1. The defendant entered the dwelling (home) of the victim.
2. At the time the defendant entered the dwelling they intended to commit an indictable offence.
Burglaries commonly occur when a defendant enters the home of a victim and steals items of property.
The maximum penalty for burglary in Queensland is 14 years imprisonment. But, the law says the maximum penalty increases to Life Imprisonment in the following situations:
1. The defendant broke into the victim’s dwelling.
2. The offence was committed at night (between 9:00PM and 6:00AM).
3. The defendant used or threatened to use actual violence.
4. The defendant was or pretended to be armed with a dangerous weapon or offensive weapon, instrument or noxious substance.
5. The defendant was in company with 1 or more persons.
6. The defendant damaged, or threatened or attempted to damage, any property.
WHAT SHOULD I DO I I’VE BEEN CHARGED WITH STEALING, ROBBERY OR BURGLARY?
The three offences of stealing, robbery and burglary are serious criminal offences. If police charged you with either of these offences, you must get legal advice from a Brisbane Criminal Lawyer straightaway. Get legal advice early in the peace so you can receive help with the legalities. An experienced criminal lawyer will be able to explain the process to you and your options and guide you. The criminal lawyer will analyse the evidence so they can achieve the best possible outcome for your situation.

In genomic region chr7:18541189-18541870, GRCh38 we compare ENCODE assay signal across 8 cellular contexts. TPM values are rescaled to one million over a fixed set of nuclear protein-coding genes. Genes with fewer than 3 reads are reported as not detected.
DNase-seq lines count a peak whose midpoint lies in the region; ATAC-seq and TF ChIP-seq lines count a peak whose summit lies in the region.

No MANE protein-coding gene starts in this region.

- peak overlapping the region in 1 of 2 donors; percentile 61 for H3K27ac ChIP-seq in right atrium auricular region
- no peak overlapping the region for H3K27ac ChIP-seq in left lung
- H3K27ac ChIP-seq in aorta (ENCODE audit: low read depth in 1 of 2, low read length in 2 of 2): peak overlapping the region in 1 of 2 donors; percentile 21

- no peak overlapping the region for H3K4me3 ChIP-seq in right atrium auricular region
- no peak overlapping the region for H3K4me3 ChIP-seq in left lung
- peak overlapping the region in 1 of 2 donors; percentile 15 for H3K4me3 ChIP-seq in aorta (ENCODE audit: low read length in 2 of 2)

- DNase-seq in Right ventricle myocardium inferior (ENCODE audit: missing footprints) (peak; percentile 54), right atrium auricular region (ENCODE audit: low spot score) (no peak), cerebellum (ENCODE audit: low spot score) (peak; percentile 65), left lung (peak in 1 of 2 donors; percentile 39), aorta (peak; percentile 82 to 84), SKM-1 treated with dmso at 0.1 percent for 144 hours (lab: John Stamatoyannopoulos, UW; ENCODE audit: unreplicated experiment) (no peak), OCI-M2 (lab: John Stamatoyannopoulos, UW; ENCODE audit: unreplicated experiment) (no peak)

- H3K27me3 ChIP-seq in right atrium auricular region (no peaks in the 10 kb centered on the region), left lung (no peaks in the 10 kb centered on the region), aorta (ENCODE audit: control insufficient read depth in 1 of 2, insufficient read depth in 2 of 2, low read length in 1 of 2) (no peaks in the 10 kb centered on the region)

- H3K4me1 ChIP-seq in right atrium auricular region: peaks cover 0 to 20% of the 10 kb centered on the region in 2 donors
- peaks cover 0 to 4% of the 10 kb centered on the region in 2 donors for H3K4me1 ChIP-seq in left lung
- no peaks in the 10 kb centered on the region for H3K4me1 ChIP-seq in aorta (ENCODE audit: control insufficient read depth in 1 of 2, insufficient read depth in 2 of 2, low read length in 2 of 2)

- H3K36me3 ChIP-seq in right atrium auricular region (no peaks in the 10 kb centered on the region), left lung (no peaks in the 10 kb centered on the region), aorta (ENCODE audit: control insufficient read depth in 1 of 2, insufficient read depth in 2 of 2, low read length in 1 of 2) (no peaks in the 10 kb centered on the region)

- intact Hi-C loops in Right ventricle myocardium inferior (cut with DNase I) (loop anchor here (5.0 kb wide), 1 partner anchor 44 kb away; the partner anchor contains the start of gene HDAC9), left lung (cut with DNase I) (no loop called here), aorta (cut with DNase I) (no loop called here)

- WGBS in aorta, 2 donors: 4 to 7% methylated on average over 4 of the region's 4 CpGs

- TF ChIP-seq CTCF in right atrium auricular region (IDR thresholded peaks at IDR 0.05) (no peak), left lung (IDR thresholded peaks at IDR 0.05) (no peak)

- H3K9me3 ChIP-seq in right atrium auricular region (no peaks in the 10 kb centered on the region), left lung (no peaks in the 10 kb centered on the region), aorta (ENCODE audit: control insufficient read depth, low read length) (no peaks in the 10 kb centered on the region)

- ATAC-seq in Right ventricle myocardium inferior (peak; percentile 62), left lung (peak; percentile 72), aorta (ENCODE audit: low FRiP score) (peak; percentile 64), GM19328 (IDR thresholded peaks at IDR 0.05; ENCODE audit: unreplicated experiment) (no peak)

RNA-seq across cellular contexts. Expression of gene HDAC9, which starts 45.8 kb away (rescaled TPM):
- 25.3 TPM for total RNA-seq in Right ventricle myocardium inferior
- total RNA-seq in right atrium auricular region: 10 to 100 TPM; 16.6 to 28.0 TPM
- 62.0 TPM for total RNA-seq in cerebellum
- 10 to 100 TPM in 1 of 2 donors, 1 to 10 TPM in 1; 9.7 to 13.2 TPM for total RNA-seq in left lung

THE NEED FOR THE BEST REPRESENTATION
If police charge you with stealing, robbery or burglary, you are in deep trouble. As you will have read, the consequences for you are serious. You need the experience of the Criminal Lawyers Brisbane Group in your corner fighting for you. Our criminal lawyers are highly trained and experienced in representing clients charged with stealing, robbery and burglary.
If you or someone you know are facing a charge of stealing, robbery or burglary, contact our Brisbane Criminal Lawyers now on (07) 3153 6215 for a free no-obligation chat.